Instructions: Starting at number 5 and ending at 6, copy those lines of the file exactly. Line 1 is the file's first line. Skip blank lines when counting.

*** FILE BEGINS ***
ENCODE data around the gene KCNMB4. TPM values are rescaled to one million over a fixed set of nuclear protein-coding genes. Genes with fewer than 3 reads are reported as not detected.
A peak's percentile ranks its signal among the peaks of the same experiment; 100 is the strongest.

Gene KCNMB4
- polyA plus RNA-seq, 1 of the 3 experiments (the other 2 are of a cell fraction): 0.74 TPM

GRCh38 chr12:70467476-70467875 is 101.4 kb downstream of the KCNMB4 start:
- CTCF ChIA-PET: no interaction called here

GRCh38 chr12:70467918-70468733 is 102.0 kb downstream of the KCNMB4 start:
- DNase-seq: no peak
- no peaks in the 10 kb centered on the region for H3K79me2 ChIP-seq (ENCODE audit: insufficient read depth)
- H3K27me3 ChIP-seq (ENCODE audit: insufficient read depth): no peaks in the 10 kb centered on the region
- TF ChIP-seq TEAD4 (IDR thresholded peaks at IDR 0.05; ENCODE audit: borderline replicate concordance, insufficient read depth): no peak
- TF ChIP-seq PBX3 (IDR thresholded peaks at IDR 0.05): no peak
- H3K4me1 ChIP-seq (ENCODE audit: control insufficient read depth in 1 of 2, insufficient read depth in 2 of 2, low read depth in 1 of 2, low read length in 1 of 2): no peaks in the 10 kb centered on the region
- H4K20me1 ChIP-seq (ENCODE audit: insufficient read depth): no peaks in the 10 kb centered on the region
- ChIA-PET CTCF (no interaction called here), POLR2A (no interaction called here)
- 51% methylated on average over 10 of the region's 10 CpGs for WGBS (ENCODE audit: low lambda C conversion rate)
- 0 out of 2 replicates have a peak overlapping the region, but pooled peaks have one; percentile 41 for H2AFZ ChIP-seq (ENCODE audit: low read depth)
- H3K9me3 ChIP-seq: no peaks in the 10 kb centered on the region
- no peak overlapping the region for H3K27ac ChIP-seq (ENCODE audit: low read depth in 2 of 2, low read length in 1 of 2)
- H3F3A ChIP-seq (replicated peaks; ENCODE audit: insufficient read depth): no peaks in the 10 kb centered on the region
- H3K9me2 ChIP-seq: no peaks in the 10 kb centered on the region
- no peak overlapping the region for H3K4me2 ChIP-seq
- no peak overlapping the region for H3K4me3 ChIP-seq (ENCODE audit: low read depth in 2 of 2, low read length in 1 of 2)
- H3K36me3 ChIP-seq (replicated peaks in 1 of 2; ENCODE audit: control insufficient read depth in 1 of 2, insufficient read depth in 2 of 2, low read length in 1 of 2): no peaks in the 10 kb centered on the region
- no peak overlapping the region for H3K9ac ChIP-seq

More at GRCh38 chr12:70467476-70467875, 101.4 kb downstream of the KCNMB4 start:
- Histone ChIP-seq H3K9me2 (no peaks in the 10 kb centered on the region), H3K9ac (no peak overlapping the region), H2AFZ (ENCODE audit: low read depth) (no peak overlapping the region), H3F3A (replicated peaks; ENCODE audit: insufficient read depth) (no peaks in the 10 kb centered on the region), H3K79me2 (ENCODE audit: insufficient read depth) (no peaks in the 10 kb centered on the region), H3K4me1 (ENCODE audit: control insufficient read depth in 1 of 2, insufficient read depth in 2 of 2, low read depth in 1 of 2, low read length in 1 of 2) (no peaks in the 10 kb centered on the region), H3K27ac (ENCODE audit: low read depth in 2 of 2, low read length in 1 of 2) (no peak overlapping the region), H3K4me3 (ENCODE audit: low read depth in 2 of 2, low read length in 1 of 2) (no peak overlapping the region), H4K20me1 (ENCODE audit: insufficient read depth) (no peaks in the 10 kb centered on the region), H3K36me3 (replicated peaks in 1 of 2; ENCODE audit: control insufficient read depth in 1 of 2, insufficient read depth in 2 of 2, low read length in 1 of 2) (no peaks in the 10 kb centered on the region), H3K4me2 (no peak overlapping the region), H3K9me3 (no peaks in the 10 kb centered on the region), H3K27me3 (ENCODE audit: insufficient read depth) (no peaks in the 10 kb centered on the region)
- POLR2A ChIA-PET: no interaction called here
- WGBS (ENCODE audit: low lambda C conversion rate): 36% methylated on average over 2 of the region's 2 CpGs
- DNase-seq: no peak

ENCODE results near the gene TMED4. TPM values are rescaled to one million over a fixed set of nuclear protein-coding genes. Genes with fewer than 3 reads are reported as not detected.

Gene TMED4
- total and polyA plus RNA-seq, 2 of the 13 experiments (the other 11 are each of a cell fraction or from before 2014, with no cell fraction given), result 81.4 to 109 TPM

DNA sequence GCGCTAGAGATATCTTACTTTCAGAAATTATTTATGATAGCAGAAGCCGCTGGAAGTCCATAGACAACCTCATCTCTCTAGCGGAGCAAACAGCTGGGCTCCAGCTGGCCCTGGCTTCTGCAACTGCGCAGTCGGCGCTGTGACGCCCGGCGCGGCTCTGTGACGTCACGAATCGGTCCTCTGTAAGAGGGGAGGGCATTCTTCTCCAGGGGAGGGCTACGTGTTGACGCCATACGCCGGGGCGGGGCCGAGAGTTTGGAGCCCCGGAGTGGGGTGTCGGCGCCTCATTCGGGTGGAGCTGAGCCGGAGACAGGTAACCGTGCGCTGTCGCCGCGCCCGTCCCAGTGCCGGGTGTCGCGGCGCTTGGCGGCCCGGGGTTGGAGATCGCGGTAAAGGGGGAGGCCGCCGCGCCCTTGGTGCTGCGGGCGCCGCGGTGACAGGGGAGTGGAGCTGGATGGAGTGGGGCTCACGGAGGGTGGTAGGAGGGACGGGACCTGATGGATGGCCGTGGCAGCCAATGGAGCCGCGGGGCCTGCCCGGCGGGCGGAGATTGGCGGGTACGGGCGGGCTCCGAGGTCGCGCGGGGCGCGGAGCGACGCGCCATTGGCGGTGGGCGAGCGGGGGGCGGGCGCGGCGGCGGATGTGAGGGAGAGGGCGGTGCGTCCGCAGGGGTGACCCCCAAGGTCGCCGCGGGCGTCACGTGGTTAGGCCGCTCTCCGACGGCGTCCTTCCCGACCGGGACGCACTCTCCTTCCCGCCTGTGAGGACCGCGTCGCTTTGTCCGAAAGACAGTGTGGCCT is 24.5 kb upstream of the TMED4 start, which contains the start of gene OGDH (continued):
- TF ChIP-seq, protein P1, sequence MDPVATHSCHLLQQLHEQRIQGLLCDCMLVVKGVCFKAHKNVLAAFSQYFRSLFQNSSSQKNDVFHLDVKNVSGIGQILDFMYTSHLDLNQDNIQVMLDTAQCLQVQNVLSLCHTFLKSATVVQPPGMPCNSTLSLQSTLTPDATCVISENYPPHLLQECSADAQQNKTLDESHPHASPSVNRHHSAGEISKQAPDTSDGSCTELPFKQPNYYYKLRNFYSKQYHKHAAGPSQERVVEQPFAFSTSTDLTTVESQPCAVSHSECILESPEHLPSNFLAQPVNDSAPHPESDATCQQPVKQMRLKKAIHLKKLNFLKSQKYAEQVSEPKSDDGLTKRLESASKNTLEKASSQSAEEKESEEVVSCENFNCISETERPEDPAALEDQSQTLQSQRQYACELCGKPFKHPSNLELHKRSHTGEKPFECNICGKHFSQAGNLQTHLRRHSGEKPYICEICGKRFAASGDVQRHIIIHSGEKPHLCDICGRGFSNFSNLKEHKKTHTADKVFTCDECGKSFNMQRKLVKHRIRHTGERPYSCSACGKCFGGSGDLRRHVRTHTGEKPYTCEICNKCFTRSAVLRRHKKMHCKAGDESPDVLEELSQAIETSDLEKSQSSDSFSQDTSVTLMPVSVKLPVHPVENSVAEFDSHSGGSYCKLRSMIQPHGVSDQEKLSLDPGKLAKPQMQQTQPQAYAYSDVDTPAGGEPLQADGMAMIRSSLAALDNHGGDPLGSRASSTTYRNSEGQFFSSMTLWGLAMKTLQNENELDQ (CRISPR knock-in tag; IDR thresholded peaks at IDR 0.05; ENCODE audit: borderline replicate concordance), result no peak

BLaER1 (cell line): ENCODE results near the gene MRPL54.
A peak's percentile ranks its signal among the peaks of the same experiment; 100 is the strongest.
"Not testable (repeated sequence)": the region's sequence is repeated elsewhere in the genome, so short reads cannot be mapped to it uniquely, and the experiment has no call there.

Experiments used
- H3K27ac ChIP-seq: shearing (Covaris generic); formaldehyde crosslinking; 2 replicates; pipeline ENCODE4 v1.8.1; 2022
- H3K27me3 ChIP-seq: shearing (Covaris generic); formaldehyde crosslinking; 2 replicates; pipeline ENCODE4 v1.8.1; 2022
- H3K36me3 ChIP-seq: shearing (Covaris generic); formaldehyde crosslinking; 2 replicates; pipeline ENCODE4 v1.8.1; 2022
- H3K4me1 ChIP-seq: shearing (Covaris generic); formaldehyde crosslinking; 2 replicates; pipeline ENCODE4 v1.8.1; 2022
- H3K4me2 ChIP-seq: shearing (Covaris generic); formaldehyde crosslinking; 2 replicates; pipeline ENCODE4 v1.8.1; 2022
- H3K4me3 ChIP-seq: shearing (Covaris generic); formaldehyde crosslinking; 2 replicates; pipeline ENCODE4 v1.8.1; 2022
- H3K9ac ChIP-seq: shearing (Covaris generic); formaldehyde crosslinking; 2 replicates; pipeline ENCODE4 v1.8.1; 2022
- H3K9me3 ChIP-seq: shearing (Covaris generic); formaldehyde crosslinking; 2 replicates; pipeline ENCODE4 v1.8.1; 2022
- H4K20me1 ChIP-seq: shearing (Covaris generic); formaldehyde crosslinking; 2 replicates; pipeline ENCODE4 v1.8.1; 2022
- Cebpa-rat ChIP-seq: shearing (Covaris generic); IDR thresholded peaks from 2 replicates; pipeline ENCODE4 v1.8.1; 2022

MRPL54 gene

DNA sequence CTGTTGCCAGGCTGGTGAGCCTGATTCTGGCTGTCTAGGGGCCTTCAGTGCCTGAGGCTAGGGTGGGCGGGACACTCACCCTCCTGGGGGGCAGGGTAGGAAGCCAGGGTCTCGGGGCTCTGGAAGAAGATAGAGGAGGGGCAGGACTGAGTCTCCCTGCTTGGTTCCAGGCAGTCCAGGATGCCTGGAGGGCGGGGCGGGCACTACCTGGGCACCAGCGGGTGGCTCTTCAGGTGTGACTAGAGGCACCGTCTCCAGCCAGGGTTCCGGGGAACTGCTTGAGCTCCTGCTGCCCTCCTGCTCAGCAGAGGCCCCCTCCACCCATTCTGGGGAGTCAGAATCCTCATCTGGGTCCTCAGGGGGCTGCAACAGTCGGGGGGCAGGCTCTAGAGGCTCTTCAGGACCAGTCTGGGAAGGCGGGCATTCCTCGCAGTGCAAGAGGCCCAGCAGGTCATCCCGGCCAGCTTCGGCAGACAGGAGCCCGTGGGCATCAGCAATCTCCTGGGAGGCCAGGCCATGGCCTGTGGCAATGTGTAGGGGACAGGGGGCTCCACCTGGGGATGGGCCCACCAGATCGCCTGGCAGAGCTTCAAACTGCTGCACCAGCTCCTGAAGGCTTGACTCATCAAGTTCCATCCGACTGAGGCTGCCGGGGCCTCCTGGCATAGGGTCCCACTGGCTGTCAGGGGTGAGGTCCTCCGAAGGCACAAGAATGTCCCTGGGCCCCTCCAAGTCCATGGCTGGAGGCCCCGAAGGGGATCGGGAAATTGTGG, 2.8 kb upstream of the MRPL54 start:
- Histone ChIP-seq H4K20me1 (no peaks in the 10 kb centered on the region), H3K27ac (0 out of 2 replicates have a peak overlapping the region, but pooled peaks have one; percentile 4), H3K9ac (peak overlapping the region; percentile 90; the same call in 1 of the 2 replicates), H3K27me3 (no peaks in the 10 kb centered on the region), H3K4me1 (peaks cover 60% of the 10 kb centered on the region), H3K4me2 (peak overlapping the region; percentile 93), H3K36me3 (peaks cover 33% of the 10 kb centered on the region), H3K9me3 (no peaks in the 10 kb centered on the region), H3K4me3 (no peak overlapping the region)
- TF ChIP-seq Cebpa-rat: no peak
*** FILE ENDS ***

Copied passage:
GRCh38 chr12:70467476-70467875 is 101.4 kb downstream of the KCNMB4 start:
- CTCF ChIA-PET: no interaction called here